The vast majority of Americans would support a national stay-at-home order being issued amid the ongoing COVID-19 pandemic, according to a new poll.
The latest survey by Quinnipiac University found 81 percent of U.S. adults backed a national stay-at-home order, with 17 percent opposing the idea.
Democratic voters and Independents were more likely to support the issuing of such an order, with 95 percent of Democrats and eight-in-ten Independents approving the idea.
Republicans told pollsters that they backed the idea of a national stay-at-home order, with 68 percent supporting the idea and 31 percent saying they would oppose it.
While registering their support for a nationwide lockdown, 70 percent of polled U.S. adults also told Quinnipiac that they believed the pandemic was only getting worse.
An additional 20 percent believed the coronavirus situation was staying about the same as earlier in the pandemic, and 8 percent believed the pandemic was getting better.
The new polling data published Wednesday came as the majority of states had already imposed stay-at-home orders, which require much of the country to stay at home unless they need to leave for food, medical supplies, and other essentials.
Govs. Gavin Newsom of California and Andrew Cuomo of New York were among the first to issue stay-at-home orders in mid-March. But as of Tuesday this week, eight states had still not adopted a stay-at-home policy.
All 50 states have agreed to follow social distancing rules that restrict large gatherings and close contact along federal guidelines published in March.
Asked if they approved or disapproved of the way their state governor had responded to the novel coronavirus outbreak, 74 percent of those polled said they approved.
Twenty-four percent disapproved of their governor’s actions while only 2 percent said they had no view on the matter.
Approval ratings were higher out West and in the Northeast, with 81 percent of voters in the regions backing their state governors. By comparison, 68 percent of those polled in southern states were happy with their governor’s reaction to COVID-19.
New York Gov. Cuomo was found to have nationwide approval for his reaction to the novel coronavirus pandemic, with Quinnipiac data showing 59 percent of those polled felt he’d done well in the hard hit state.
According to Johns Hopkins University’s COVID-19 tracker, New York City alone has recorded more than 81,000 cases of the novel coronavirus and 4,571 related deaths as of Thursday morning.
Quinnipiac University surveyed 2,077 registered voters between April 2 – 6 for its latest poll. Its margin of error stands at 2.2 percentage points, according to the pollster.
Centers for Disease Control and Prevention Advice on Using Face Coverings to Slow Spread of COVID-19
- CDC recommends wearing a cloth face covering in public where social distancing measures are difficult to maintain.
- A simple cloth face covering can help slow the spread of the virus by those infected and by those who do not exhibit symptoms.
- Cloth face coverings can be fashioned from household items. Guides are offered by the CDC. (https://www.cdc.gov/coronavirus/2019-ncov/prevent-getting-sick/diy-cloth-face-coverings.html)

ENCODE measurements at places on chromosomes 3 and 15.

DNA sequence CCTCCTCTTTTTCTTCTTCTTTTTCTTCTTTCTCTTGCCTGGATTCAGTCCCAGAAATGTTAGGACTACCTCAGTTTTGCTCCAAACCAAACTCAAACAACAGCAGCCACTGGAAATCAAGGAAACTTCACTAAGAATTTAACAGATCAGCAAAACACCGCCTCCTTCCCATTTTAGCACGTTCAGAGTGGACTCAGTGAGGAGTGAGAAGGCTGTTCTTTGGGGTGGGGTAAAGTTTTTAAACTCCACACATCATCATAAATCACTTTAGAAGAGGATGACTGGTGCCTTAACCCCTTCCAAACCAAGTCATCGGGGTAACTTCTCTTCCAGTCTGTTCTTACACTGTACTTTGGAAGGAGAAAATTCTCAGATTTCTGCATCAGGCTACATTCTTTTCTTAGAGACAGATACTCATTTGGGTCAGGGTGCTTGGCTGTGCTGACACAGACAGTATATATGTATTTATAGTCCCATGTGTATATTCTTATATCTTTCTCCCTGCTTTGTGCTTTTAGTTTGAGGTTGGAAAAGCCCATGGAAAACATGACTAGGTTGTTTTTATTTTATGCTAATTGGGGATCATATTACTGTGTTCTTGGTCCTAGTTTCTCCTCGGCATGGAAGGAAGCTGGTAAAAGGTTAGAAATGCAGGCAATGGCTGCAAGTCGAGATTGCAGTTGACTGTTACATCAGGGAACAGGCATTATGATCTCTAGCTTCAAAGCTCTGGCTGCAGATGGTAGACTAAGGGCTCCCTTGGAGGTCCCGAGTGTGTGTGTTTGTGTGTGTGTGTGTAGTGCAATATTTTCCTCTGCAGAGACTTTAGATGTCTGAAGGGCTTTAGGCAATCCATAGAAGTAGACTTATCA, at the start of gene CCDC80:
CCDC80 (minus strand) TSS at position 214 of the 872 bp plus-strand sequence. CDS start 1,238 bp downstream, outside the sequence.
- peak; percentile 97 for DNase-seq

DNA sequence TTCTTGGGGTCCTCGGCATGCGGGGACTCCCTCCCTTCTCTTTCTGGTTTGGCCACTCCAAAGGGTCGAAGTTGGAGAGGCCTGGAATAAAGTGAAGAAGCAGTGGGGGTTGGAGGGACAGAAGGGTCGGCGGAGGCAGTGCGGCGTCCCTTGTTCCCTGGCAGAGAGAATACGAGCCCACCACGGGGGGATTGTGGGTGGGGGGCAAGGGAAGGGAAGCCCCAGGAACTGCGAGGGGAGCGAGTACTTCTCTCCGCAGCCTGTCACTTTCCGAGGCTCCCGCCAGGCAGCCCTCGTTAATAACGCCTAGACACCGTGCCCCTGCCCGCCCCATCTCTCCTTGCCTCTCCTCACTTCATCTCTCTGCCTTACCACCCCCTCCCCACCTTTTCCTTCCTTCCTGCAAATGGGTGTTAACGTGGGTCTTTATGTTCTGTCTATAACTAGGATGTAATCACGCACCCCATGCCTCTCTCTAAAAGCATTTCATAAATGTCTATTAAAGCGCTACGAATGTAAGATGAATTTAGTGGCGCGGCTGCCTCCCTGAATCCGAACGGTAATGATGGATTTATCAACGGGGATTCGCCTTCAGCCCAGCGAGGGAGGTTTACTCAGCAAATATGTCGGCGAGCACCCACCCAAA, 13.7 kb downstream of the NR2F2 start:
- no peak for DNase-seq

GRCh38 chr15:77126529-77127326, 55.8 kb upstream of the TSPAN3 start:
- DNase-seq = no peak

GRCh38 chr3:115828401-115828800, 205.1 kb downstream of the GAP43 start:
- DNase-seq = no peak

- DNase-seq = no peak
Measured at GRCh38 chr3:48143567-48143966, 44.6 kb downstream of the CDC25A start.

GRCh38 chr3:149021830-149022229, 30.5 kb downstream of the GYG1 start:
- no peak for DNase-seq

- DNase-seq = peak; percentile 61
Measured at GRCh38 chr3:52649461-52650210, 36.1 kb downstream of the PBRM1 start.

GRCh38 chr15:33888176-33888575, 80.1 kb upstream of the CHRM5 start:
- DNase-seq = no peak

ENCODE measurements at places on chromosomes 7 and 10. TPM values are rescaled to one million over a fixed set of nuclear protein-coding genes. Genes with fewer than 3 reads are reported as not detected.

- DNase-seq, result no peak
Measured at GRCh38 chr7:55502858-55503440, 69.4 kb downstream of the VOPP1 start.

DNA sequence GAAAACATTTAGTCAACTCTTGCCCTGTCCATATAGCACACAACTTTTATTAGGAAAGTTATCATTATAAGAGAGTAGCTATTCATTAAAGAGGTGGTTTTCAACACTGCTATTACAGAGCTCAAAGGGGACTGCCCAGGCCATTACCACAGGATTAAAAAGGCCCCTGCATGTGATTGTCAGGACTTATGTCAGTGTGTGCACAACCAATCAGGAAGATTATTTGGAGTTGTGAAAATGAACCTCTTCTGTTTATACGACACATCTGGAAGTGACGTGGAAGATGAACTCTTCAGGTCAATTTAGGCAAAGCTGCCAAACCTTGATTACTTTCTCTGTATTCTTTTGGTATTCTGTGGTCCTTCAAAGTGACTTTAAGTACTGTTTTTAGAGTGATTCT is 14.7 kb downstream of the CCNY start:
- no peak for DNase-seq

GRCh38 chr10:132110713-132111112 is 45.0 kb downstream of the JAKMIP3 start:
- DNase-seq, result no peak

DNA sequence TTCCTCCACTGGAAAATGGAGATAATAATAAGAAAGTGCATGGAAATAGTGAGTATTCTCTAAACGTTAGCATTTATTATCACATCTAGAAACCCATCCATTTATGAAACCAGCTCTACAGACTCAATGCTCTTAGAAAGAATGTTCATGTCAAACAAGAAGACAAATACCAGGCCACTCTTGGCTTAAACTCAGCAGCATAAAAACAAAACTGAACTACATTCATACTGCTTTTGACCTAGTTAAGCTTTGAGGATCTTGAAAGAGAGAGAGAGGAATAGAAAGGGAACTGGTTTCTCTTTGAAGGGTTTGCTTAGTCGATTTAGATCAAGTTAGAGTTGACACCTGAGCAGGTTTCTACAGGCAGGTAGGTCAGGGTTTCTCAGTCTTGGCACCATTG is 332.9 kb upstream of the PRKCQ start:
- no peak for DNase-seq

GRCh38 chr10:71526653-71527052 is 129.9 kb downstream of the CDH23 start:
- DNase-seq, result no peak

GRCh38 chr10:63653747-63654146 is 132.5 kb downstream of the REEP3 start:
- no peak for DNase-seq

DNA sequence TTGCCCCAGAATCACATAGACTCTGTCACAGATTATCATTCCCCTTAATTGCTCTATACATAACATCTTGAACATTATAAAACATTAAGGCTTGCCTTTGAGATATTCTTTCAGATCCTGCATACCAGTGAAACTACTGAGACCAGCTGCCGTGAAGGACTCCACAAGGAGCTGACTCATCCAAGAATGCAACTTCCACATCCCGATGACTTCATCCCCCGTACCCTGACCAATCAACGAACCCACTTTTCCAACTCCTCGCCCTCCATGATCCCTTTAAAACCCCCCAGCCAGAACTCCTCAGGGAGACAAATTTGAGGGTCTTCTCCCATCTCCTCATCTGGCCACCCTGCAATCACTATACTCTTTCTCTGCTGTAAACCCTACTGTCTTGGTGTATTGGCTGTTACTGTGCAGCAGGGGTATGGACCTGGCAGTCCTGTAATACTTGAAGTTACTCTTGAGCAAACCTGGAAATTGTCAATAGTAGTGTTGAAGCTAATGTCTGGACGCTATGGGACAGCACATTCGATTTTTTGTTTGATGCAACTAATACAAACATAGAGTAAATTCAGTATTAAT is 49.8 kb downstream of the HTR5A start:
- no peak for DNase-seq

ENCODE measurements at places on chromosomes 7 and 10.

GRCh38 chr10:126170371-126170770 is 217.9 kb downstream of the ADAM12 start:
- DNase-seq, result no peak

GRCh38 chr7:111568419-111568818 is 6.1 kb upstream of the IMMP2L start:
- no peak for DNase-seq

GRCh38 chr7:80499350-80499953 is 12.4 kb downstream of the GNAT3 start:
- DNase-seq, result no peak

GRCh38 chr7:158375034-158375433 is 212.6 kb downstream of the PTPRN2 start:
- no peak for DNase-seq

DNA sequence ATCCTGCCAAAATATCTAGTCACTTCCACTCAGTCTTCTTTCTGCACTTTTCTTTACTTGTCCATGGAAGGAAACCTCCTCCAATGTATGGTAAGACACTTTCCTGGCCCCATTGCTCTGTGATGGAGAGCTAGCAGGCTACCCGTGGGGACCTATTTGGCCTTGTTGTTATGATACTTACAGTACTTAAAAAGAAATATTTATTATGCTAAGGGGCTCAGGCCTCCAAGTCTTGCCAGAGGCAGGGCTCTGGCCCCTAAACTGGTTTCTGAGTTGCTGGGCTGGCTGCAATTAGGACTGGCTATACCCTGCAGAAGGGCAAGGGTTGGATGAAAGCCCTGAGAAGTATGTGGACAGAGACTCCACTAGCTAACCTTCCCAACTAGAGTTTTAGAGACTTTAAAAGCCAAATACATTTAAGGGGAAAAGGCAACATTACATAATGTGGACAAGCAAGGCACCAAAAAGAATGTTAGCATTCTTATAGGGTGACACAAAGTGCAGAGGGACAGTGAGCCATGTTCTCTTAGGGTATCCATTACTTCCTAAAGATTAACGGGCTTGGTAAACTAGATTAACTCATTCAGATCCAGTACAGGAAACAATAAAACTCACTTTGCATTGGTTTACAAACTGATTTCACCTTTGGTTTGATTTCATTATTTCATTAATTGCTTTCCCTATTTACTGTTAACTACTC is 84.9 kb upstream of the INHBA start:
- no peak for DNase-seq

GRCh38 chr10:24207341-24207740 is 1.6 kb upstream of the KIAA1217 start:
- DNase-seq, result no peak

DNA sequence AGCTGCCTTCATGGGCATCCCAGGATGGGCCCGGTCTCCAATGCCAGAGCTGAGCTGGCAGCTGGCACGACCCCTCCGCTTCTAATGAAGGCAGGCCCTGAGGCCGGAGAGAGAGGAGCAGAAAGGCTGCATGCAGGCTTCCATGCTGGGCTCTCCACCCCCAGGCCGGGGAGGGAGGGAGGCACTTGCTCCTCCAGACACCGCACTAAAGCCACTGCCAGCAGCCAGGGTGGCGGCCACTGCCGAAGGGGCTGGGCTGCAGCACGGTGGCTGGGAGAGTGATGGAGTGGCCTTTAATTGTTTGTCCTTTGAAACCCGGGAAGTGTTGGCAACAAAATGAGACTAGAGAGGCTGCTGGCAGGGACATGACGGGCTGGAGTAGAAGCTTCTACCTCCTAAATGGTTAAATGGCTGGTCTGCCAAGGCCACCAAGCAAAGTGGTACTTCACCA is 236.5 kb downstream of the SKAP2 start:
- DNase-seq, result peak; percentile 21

- Cloth face coverings should be washed regularly. A washing machine will suffice.
- Practice safe removal of face coverings by not touching eyes, nose, and mouth, and wash hands immediately after removing the covering.
World Health Organization advice for avoiding spread of coronavirus disease (COVID-19)
- Clean hands frequently with soap and water, or alcohol-based hand rub.
- Wash hands after coughing or sneezing; when caring for the sick; before, during and after food preparation; before eating; after using the toilet; when hands are visibly dirty; and after handling animals or waste.
- Maintain at least 1 meter (3 feet) distance from anyone who is coughing or sneezing.
- Avoid touching your hands, nose and mouth. Do not spit in public.
- Cover your mouth and nose with a tissue or bent elbow when coughing or sneezing. Discard the tissue immediately and clean your hands.
- Avoid close contact with others if you have any symptoms.
- Stay at home if you feel unwell, even with mild symptoms such as headache and runny nose, to avoid potential spread of the disease to medical facilities and other people.
- If you develop serious symptoms (fever, cough, difficulty breathing) seek medical care early and contact local health authorities in advance.
- Note any recent contact with others and travel details to provide to authorities who can trace and prevent spread of the disease.
- Stay up to date on COVID-19 developments issued by health authorities and follow their guidance.
Mask and glove usage
- Healthy individuals only need to wear a mask if taking care of a sick person.
- Wear a mask if you are coughing or sneezing.
- Masks are effective when used in combination with frequent hand cleaning.
- Do not touch the mask while wearing it. Clean hands if you touch the mask.
- Learn how to properly put on, remove and dispose of masks. Clean hands after disposing of the mask.
- Do not reuse single-use masks.
- Regularly washing bare hands is more effective against catching COVID-19 than wearing rubber gloves.
- The COVID-19 virus can still be picked up on rubber gloves and transmitted by touching your face.